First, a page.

Lindsay Brant

Literary, Tyendinaga Mohawk Territory

Lindsay Brant

Kawennenhá:wi – She carries the words

By Jennifer Shea

Lindsay Brant is a proud Indigenous woman with a clear vision for her life. Not yet 40, she is a mother of two school-aged boys, an educational developer and adjunct lecturer at Queen’s University, a storyteller/writer, a motivational speaker, and a PhD candidate.

She describes her life priorities: “First, I stand in my identity as a Mohawk woman and that orientation to family and community and connection is what brings about my storytelling.”

Since she was 7 years old, Lindsay wanted to be a writer. She published her first story in the school yearbook and was excited to see the reaction of those reading her work. 

“I struggled for years with self-confidence because of trauma in my life. I realized that I had to rely on something, and that something has been my spirituality, my connection to my culture, and my words. It was when I was in moments of crisis that I had whispers in my mind of ‘Be brave’ and ‘Use your words’. I realized my words are my strength.” 

In fact, Brant’s Mohawk name “Kawennenhá:wi” means “She carries the words.” 

“I had forgotten about that part of me. ‘She carries the words’ makes so much sense to me because I feel like I’m just a vessel sometimes. These words just find me. They almost drop into my mind and that’s how I create.”

Brant’s poetry has been captured in the published books This is Me Now and Sharing Anthologies – Volume 5. She has also written and published a children’s book Sammy the Sensitive Seal as a way of supporting her oldest son when he was 3: “I wanted him to know that he could navigate things (emotionally). My son immediately knew that he was Sammy in that book. Now, my (younger) son who’s 8 says, ‘I’m Sammy’ when we read the book together.” 

In her early twenties, Brant wrote a book about self confidence. “I was extremely, painfully shy growing up and I wrote about what it takes to be an ‘unshackled soul’; what it means to free yourself from the shame and embarrassment of being who you are,” she says. “I had a lot of confidence issues to work through and the way I worked through it was to write myself into that space to fake it until I made it.”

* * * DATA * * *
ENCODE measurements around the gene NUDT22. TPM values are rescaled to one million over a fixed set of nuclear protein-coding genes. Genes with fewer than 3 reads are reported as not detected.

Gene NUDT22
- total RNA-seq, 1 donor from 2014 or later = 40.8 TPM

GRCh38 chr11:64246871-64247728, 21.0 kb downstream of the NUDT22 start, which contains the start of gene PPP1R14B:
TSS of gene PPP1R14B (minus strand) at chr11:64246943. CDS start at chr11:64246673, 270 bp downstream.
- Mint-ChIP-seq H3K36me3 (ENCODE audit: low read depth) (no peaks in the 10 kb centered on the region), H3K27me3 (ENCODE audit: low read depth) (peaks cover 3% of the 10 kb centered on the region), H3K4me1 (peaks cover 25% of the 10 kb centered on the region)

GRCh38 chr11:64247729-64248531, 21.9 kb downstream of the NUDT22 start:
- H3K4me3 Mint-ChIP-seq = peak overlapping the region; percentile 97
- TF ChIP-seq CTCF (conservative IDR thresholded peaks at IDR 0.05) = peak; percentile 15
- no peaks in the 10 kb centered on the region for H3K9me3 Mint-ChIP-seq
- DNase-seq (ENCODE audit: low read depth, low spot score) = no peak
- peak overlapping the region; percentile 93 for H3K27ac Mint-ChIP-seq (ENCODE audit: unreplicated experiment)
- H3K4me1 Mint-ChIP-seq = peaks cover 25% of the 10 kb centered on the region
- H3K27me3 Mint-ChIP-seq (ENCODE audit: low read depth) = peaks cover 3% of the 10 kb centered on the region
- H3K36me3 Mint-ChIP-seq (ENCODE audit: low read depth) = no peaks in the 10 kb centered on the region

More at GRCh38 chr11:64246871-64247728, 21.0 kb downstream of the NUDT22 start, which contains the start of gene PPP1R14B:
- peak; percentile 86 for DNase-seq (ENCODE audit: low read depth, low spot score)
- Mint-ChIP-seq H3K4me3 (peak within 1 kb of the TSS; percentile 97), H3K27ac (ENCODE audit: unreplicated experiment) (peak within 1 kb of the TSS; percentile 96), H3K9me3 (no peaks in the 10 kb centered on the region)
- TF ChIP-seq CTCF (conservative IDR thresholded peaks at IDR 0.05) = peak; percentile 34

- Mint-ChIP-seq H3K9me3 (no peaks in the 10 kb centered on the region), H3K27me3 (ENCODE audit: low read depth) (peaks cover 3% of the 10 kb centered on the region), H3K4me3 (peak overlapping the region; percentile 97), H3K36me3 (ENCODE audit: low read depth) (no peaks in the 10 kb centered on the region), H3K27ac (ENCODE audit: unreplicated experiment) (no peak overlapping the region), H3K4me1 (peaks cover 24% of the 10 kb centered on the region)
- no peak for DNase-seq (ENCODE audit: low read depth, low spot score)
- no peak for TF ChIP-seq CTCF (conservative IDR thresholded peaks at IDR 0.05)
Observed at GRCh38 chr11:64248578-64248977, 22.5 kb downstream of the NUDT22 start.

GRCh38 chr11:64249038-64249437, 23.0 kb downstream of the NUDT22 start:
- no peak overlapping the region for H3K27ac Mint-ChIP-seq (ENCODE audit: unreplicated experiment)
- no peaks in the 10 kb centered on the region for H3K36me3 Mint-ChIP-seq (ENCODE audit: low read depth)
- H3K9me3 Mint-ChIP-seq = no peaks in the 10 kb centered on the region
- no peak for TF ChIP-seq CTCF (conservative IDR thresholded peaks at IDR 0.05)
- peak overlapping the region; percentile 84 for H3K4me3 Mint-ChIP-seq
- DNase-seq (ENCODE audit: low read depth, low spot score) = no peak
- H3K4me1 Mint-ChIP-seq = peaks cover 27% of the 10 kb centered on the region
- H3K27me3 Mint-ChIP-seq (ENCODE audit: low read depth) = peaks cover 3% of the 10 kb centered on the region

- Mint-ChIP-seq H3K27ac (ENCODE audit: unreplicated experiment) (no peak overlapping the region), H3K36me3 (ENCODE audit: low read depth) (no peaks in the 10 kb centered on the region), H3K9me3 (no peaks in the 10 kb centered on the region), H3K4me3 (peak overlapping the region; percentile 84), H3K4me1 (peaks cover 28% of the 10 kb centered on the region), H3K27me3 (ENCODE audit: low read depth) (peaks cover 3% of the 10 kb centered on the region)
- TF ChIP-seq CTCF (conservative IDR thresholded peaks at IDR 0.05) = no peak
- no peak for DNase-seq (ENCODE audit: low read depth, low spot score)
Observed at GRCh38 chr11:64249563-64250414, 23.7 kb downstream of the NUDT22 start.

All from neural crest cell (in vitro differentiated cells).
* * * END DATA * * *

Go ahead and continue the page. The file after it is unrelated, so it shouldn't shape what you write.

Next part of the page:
Another children’s story by Brant, The Happy Home Fairy, is currently being printed and a collaboration with County-based visual artist Karole Marois is on exhibition at the Parrott Gallery in Belleville until March 30. The pair have worked together in the past, with Brant supplying poetry to accompany Marois’ artworks. 

Brant’s storytelling and cultural connection play an important role in her employment and studies at Queen’s University. As an educational developer, she works with other faculty to incorporate concepts of decolonization and indigenization in their curricula and research programs. As a lecturer, she teaches a commerce course in the Queen’s Smith School of Business called Relationships and Reconciliation. Her research and writing for her PhD revolve around the same subject matter: “My portfolio for my PhD will include my poetry, my writing, and everything that I’ve done in terms of scholar Lindsay, artist Lindsay and writer Lindsay. I’m really proud that I can present something to the academy and to the world that is fully me.”

Brant’s vision for the future includes helping to lead the charge in pushing back against inaccurate and stereotypical narratives about our Indigenous people. “I see myself as a change-maker. I’ve been given that opportunity at Queen’s and it’s something that I don’t take lightly. I hold it as a deep responsibility to represent myself and my community well.”

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